"You shouldn't need to have someone's password to address the issue [of sexual harassment,]” he said. “Privacy is privacy. I'm seeking to try to protect that."

Reach Allison Nielsen at



I'll never vote for another Democrat - I learned that lesson in 1974 after voting for Mike Dukakis, because he promised not to raise taxes in the Commonwealth - but a tip of the hat to Sen. Clemens for a common-sense piece of legislation. I have no problem with anyone seeing what I post online, but I'll be damned if I allow a stranger access to the control panels of my websites. That's legalized hacking. Screw that. I have told more than one employer to go pound sand, in no uncertain terms, for that very reason; once or twice, I laughed and said "Give me yours first, and I'll be back in touch with you in five days." Funny how strangers don't like that...

GO SENATOR CLEMENS ! You are absolutely right ! "Privacy rights" are being placed on a "slippery slope" all over our country. ("On the other hand", if one places all of his/her "doings" on a PUBLIC site.....Well 'good luck' with've just "shot yourself in the foot", and might as well go ahead and get Tattoos on your neck and every other 'uncovered' place...because nobody is going to hire you (not even me), regardless of how many Masters Degrees you have...You have made yourself a distraction to my business). Having said that, I would hire the person who "sold" women on the myth that they would look good with tattoos where all could see them...THAT person is an incomparable "sales person" who could probably sell ANYONE without an original thought ANYTHING !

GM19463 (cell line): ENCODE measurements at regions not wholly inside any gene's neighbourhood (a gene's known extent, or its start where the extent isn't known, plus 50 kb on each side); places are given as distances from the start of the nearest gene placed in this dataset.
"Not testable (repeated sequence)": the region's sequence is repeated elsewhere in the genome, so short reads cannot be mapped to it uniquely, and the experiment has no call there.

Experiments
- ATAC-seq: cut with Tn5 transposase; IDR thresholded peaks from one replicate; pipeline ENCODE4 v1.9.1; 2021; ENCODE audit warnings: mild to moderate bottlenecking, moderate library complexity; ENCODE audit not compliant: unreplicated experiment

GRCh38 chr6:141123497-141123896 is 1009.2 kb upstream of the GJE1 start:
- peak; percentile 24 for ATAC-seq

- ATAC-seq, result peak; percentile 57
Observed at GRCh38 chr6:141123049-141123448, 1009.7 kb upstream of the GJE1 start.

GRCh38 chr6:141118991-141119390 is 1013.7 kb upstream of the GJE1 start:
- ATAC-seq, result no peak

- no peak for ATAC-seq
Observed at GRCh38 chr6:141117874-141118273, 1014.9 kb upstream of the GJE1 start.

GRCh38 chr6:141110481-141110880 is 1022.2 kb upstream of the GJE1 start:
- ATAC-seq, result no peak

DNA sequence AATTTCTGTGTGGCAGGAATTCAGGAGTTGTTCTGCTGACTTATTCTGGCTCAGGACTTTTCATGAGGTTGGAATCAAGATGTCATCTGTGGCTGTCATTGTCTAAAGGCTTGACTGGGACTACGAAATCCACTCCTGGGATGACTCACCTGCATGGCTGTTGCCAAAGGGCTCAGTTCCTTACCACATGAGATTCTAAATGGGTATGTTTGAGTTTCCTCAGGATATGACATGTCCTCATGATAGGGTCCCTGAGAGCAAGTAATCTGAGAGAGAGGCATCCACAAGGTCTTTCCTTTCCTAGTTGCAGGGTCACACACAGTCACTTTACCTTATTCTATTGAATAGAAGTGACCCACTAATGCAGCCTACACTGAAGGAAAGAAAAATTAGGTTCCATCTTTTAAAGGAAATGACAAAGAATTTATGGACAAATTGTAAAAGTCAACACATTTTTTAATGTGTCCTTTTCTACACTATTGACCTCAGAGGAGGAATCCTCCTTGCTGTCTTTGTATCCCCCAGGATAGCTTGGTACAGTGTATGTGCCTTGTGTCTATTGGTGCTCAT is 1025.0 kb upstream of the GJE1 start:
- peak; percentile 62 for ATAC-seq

Undermining a Business from the INSIDE is NOT a way to keep the jobs coming, and Social media can and will destroy more businesses then outside forces. NO employee should shoot themselves in the foot just to Rant. And if you want to rant, do it face to face with friends and NOT on a website the company's competitors can use to destroy the job YOU now have...this is disturbing and stupid at the same time

Looking at public posts are one thing - having password access to the account is something else entirely & should be prohibited - esp since most EULAs prohibit sharing of passwords

Employers of any size, whether aligned with democrap or repugnacan political beliefs, should be allowed to view prospective employees and active employees social media information and any other background checks they want to do. It is their company and they need to do whatever they believe is good for their company. Looking at social media postings and back ground checks provides a very good means to learn what kind of person the prospective or current employee is. Why would any employer want to hire someone that is a bad representative of the company's objective? Government, in certain instances, already forces employers to take on misfits and undesirables. That's just not right! Employers need to be free of that government regulation.

This will not pass, republicans want total control. (as usual).

That comment alone could get you fired or keep you from getting a job.